Last reviewed on January 19, 2016


More than ever before, people like you are buying your non-human family’s food from direct-shipping sources. And believe it or not, veterinarians are increasingly comfortable with this unorthodox arrangement. 


In case you’re unaware of the reasons why this this growing pet food marketing practice might raise eyebrows within my profession, let me offer you some history:


In the 1980s, veterinarians began to recognize that sales of prescription pet foods were bolstering their incomes significantly. Along with antibiotics and other drugs, pet foods could now legitimately (and ethically) be sold for a profit through their hospitals. Hence, the trend took off like a wildfire and soon there was a "profit center" for food in every hospital in the U.S.


Fast-forward to 2000-2005 when the trend was at its apex. Veterinarians were enjoying an incredible uptick in client compliance in the area of pet nutrition as pet owners clamored for better fare for their pets. Since then, however, things have taken a decidedly downward turn.


Because the cost of pet foods has risen so dramatically (an average of about 30 percent since that peak in profitability), veterinarians have felt increasingly compressed—crushed, even—by consumers’ unwillingness to bite at these higher price-points. Fewer sales = reduced retail prices = big squeeze.


Add in higher property and labor costs and it’s no wonder plenty of veterinarians are backing off from selling food for extra profits. After all, when space is at a premium and your staff’s time is stretched to the limit in the stocking and selling of the stuff — never mind the occasional bags that break — it stands to reason that food would begin to look way less attractive as a reliable moneymaker.


Indeed, at a recent in-hospital pizza lunch sponsored by Royal Canin (a company I do respect), I felt compelled to set the marketing exec in attendance to rights:


"Look," I said, "progressive vets are recognizing that not only do they not want to look like they’re trying to sell you something so they can make more money off you, they’re really not making very much money off you in this arena anyway. So why should vets bother? After all, the fact that I don’t make money on pet foods doesn’t mean I won’t be recommending better nutrition wherever my patients can get it, right?"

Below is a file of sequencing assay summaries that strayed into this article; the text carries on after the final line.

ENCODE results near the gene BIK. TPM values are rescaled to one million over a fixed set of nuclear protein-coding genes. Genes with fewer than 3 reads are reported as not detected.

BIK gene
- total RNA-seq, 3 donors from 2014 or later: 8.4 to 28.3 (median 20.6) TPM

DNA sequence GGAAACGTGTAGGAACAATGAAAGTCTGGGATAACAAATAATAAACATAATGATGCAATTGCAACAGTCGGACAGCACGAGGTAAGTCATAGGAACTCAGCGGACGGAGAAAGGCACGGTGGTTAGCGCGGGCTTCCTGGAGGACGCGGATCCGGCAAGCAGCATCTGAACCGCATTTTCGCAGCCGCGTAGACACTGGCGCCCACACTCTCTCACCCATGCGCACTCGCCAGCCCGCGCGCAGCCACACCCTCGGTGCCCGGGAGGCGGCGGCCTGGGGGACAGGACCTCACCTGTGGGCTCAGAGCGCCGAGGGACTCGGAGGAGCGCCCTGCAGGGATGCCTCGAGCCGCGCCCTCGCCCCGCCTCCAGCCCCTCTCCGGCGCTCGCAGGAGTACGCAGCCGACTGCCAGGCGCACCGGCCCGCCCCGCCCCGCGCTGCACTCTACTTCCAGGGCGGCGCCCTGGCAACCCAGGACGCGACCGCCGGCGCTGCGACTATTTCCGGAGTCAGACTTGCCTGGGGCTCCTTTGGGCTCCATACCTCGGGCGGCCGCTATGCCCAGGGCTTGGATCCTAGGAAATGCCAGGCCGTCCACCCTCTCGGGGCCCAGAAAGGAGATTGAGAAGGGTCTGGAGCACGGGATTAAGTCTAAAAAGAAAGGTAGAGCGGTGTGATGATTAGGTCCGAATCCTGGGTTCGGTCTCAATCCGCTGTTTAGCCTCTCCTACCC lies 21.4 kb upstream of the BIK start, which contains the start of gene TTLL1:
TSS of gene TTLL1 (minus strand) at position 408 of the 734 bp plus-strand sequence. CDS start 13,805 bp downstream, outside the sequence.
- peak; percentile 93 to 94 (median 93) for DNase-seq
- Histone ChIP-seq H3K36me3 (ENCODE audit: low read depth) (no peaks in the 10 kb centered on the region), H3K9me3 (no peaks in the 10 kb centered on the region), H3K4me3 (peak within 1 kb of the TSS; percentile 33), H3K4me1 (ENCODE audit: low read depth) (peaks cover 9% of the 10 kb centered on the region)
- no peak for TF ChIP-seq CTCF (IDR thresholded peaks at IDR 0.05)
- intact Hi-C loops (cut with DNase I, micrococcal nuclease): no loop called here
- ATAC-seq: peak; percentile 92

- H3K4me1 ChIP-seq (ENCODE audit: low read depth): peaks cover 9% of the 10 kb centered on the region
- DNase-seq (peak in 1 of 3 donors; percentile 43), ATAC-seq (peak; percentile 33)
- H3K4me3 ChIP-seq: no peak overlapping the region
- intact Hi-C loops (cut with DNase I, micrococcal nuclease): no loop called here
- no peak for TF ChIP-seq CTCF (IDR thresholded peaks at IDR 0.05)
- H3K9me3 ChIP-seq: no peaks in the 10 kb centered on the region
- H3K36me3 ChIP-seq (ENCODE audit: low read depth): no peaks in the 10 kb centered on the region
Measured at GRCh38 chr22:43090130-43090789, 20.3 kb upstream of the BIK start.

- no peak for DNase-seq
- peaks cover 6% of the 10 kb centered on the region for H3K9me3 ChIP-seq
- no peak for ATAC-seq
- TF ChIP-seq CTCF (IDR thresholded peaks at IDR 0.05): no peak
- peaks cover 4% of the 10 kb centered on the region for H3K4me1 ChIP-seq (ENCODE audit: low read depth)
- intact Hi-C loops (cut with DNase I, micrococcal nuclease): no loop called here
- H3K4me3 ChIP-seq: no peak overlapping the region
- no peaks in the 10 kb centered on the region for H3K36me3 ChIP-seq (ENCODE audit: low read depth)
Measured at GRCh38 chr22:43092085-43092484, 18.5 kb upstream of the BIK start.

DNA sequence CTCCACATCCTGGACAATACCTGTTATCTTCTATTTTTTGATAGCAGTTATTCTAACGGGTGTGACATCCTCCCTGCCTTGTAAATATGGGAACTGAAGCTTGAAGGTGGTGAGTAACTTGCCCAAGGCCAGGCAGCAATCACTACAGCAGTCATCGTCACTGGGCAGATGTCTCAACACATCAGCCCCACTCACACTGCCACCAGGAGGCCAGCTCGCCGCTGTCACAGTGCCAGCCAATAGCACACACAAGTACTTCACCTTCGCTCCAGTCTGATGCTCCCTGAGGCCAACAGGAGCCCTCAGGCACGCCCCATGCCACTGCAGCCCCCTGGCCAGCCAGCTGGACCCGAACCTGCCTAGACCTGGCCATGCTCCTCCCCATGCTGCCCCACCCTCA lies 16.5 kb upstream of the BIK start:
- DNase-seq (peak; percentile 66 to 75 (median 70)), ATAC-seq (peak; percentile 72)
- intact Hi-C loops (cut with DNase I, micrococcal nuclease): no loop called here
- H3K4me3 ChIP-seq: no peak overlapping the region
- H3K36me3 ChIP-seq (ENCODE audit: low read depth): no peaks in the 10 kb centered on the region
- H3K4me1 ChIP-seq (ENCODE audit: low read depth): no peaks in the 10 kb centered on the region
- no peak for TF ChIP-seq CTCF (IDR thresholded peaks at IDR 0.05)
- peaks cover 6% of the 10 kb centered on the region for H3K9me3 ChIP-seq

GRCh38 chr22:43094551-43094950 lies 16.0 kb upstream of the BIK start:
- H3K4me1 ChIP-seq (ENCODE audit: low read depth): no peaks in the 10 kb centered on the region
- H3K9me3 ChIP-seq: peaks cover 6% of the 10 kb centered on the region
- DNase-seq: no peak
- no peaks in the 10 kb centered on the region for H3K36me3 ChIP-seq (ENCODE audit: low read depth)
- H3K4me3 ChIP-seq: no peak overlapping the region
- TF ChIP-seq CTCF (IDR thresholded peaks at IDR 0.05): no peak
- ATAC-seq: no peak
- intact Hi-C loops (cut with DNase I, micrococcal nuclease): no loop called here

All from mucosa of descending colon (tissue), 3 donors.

Blank stares, all around.


No matter. It seems that (as usual) the pet owning consumer is way ahead of veterinarians on this score. You’re the ones demanding better quality foods, higher quality ingredients, and more assiduous oversight over pet food safety.


Veterinarians, instead, are busy packing lecture halls with seminars on the subject of raw food rejection and the tacit acceptability of any diet billed as "balanced" (among other industry-touting topics).


Is it any wonder that pet owners are bypassing their veterinarians in an effort to get the best for their pets? Is it any wonder that mail-order sources are gaining ground over veterinary hospitals — even over high-end retailers? After all, when you’re undertaking extensive research online, does it not stand to reason that you’ll ultimately make your purchasing choices here, too?


By way of further explanation of this trend, here are the most common reasons so many pet owners are moving in this direction:


1. Choices


The proliferation of specialized pet foods in the marketplace means lots of different kinds of foods for lots of different kinds of problems. And doesn’t it stink when your veterinarian doesn’t have the food you need in-house at the time you need it? We couldn’t possibly keep all the brands we might like to recommend to clients. It’s too costly.


That fancy pet store with a zillion brands? Do they always have your exact formula in stock? Perhaps you prefer a highly specialized food that has finally cured your cat of her chronic vomiting. Maybe you’ve done extensive research of your own and that one company’s food you really want to try is only available by mail.


2. Convenience


If I didn’t work where I do, I wouldn’t want to schlep to the specialty pet place to buy my pets’ food every couple of weeks. Between the gas, mileage, time, and traffic stress, I’d definitely be willing to pay that ten percent premium. Especially when they’re willing to dump the hermetically-sealed stuff on my doorstep. It’s bliss for the busy.


Or maybe you live in the God-knows-where rural backwoods and your FedEx dude or UPS gal is your most reasonable link to the commercial world.


3. Price